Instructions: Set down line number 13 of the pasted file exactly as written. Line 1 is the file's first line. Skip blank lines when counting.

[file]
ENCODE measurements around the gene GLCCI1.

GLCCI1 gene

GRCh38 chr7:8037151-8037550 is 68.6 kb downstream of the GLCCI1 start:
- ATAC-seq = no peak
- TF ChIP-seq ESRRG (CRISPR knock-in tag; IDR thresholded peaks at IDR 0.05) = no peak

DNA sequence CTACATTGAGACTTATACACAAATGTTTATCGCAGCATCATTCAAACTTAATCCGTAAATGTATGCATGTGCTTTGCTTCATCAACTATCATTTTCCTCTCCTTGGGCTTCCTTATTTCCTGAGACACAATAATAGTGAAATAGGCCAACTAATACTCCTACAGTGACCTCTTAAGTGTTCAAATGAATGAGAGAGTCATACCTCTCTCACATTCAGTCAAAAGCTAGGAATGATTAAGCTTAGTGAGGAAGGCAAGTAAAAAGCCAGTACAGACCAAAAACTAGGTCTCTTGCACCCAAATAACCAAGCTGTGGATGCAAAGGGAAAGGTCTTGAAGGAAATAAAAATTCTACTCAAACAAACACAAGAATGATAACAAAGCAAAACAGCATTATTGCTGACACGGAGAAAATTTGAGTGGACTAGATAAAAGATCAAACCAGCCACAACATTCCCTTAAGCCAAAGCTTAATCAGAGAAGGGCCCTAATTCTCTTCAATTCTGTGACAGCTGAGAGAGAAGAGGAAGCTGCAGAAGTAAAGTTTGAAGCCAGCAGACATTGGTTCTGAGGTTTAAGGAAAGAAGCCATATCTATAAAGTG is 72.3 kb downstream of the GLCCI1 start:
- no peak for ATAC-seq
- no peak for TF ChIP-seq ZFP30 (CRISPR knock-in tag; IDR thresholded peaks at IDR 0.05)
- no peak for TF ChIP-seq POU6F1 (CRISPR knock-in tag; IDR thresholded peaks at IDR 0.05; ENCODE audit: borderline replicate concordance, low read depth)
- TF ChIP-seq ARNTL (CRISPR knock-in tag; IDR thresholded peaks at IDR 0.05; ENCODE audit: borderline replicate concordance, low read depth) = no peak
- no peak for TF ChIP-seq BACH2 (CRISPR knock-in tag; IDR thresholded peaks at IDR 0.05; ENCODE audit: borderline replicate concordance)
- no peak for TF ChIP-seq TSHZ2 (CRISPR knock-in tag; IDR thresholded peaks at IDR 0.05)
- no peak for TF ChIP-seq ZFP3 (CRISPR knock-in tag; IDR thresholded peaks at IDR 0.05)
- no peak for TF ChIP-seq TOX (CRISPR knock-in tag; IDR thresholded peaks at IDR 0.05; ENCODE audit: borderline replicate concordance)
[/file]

- no peak for TF ChIP-seq ZFP3 (CRISPR knock-in tag; IDR thresholded peaks at IDR 0.05)